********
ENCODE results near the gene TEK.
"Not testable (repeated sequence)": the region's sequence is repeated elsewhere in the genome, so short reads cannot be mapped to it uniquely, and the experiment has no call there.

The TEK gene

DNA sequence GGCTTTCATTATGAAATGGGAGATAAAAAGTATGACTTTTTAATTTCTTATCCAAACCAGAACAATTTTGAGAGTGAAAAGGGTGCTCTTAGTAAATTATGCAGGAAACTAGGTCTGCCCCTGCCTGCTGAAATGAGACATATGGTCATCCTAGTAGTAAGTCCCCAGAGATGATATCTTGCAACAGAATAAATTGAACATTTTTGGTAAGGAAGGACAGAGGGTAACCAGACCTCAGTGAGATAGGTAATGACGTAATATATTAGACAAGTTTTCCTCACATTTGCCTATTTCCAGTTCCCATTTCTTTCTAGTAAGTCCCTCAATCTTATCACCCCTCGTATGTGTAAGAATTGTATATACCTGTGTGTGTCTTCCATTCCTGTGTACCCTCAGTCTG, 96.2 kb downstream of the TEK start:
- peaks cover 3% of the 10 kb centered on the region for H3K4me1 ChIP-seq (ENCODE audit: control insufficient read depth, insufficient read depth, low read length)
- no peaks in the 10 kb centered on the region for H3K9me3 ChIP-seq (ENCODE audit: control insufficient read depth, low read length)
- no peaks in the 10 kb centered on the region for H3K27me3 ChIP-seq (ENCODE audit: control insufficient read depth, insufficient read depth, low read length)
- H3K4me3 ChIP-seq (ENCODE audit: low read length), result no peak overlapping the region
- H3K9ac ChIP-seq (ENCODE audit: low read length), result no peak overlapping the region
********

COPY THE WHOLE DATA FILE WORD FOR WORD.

ENCODE results near the gene TEK.
"Not testable (repeated sequence)": the region's sequence is repeated elsewhere in the genome, so short reads cannot be mapped to it uniquely, and the experiment has no call there.

The TEK gene

DNA sequence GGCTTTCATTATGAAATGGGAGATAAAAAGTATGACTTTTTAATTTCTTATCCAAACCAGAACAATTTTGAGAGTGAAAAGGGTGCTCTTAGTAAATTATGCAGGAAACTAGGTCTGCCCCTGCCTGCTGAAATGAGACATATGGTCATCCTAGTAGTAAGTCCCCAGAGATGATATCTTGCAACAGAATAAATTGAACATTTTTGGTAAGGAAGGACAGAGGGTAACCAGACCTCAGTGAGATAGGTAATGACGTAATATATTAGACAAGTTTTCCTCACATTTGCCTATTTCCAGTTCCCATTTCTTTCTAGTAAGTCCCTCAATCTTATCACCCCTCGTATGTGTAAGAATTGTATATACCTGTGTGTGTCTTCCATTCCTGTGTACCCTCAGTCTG, 96.2 kb downstream of the TEK start:
- peaks cover 3% of the 10 kb centered on the region for H3K4me1 ChIP-seq (ENCODE audit: control insufficient read depth, insufficient read depth, low read length)
- no peaks in the 10 kb centered on the region for H3K9me3 ChIP-seq (ENCODE audit: control insufficient read depth, low read length)
- no peaks in the 10 kb centered on the region for H3K27me3 ChIP-seq (ENCODE audit: control insufficient read depth, insufficient read depth, low read length)
- H3K4me3 ChIP-seq (ENCODE audit: low read length), result no peak overlapping the region
- H3K9ac ChIP-seq (ENCODE audit: low read length), result no peak overlapping the region